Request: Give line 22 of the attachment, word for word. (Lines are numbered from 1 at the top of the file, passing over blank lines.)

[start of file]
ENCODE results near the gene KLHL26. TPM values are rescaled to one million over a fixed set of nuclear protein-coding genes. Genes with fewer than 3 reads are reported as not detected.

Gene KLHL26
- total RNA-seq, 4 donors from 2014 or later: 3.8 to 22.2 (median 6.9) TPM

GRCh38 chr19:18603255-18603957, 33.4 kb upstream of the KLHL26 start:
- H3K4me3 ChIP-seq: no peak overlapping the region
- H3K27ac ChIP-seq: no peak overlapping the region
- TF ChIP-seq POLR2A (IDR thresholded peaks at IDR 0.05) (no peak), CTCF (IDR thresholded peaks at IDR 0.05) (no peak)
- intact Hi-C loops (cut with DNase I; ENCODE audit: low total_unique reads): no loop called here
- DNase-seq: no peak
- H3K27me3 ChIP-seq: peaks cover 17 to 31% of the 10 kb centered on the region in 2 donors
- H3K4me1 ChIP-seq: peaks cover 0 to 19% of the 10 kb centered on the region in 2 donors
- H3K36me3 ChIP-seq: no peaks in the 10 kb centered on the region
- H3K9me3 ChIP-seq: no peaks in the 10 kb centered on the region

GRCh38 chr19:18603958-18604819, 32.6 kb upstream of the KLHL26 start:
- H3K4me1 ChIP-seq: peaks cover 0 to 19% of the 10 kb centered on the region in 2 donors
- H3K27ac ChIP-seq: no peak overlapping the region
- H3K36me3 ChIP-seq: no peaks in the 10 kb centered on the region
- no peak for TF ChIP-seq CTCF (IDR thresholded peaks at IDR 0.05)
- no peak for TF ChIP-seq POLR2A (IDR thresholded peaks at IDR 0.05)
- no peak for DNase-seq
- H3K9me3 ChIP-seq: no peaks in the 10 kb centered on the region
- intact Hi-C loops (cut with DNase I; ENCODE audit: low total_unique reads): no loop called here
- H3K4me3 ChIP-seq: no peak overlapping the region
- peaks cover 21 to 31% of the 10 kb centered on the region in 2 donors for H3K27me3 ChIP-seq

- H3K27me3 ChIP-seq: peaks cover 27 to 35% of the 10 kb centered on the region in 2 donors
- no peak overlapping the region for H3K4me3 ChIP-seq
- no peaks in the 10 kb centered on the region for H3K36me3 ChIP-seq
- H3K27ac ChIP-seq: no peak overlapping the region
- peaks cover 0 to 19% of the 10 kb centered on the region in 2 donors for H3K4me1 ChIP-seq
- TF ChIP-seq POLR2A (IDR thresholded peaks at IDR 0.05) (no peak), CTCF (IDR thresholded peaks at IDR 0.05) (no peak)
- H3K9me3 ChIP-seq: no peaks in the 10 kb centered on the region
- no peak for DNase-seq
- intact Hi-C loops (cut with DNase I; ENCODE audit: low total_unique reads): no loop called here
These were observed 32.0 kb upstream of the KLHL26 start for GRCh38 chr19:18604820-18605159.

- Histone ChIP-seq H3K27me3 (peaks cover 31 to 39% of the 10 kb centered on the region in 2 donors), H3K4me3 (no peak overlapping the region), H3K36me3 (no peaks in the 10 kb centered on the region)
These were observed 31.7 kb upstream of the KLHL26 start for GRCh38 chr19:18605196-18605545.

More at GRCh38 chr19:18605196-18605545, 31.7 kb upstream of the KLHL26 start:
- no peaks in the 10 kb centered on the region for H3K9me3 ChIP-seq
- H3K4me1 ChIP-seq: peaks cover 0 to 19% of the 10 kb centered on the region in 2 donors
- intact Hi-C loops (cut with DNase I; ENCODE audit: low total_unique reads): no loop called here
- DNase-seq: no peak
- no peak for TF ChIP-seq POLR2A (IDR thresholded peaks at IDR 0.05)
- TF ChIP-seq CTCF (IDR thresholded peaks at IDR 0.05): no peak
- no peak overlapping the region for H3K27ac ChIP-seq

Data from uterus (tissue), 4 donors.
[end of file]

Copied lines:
- intact Hi-C loops (cut with DNase I; ENCODE audit: low total_unique reads): no loop called here